Marcia Taylor (Norfolk State University): Norfolk State University is located in Hampton Roads, Virginia, a ripe media market for launching PR careers. Our students can see numerous, successful people of color working in various media industries each day. A new publication, Mix Magazine was recently launched to celebrate Hampton Roads' racial and ethnic diversity. From my experience, students of color have greater success in larger media markets due to the positive attitudes of residents toward diversity and because of the various business sectors available for employment. Yes, Norfolk State University graduates are obtaining positions in PR. Many of our students also seem to find employment with media outlets rather than with agencies or in corporate PR.

Many NSU students face the obstacles of juggling the school commute, employment, and class attendance. This juggling act reduces the time they have to connect with professional organizations such as the PRSA or the IABC. Talented students of color are then denied the opportunity to access the professional organizations and their “networks” that lead to internships and ultimately positions.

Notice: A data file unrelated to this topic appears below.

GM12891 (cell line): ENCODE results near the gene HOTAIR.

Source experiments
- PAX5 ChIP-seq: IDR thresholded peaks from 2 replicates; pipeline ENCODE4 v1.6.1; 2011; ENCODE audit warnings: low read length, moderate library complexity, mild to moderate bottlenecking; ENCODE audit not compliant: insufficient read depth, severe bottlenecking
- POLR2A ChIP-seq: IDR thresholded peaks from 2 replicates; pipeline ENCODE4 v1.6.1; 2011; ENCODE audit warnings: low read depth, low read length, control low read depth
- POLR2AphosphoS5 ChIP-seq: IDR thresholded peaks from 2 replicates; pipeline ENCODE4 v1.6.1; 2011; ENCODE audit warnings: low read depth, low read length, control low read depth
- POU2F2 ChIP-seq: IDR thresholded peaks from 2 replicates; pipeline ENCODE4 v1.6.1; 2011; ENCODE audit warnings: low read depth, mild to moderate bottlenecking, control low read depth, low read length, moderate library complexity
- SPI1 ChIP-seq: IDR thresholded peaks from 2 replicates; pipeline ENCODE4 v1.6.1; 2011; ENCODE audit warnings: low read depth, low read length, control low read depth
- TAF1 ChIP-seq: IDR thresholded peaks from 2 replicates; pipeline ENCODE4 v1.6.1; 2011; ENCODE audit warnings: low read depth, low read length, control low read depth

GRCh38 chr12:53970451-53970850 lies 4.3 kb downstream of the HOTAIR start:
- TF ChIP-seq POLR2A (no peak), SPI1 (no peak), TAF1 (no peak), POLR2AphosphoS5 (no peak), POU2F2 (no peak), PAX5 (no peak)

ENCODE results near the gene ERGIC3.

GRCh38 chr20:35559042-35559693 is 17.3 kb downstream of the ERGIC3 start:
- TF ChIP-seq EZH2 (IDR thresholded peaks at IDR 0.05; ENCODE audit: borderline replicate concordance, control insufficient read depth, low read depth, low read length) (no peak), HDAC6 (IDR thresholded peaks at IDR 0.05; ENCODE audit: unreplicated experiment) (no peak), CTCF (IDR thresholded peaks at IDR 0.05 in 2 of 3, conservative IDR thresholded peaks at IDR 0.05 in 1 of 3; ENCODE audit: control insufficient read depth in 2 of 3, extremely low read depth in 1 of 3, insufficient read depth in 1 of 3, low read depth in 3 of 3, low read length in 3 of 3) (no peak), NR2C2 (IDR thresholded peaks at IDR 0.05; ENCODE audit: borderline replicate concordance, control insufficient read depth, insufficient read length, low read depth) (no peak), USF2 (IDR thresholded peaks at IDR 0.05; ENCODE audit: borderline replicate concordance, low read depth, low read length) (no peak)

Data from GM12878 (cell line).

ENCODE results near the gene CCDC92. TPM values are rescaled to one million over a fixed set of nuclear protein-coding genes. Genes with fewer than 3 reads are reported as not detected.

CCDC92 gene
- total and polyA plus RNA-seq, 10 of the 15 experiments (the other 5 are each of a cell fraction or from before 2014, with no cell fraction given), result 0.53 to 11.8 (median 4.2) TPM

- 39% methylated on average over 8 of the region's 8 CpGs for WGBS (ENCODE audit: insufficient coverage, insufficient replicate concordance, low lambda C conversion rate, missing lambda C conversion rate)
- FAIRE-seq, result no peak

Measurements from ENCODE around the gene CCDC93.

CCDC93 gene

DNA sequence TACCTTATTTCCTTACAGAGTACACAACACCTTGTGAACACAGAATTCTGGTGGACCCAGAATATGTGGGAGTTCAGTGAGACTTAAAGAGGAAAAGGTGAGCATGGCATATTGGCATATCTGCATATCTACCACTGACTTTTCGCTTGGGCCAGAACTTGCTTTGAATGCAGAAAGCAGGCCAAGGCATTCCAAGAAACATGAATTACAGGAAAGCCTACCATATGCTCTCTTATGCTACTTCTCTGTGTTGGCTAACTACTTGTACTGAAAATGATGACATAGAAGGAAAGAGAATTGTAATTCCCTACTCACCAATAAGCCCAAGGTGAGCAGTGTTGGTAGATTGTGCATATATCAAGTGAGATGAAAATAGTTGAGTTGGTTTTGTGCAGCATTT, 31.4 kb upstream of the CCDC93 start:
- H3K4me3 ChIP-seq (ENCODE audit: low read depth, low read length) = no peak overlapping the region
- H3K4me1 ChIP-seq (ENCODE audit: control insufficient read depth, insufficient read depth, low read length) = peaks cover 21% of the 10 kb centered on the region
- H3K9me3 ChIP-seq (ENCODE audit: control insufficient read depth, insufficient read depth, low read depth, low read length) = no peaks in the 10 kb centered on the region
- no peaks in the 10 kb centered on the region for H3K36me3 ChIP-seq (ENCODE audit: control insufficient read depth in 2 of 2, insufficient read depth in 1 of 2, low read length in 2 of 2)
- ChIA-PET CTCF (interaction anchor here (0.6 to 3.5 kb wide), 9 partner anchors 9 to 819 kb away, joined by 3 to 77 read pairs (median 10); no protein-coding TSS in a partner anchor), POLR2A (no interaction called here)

Natalie Tindall (University of Oklahoma): At the University of Oklahoma, the professional market is strong. Our college has built a relationship with the university's Career Services, allowing our students greater access to on-campus placement resources. Because of the outreach efforts of our faculty, our College has established firm relationships with PR and strategic communication firms in the region. The outlook is good, but the majority of the top students, the brightest students in terms of GPA and skill look at PR as a gateway major. Three of the Bateman students I am advising this year are going to law school because of the prestige of a law career and the money that profession can give. Last year, several Bateman students opted out of PR. I ran into one of my best PR Campaigns students at Starbucks last week. She is in medical school, but she majored in PR because that is what she liked, but not necessarily what she hoped to do as her career.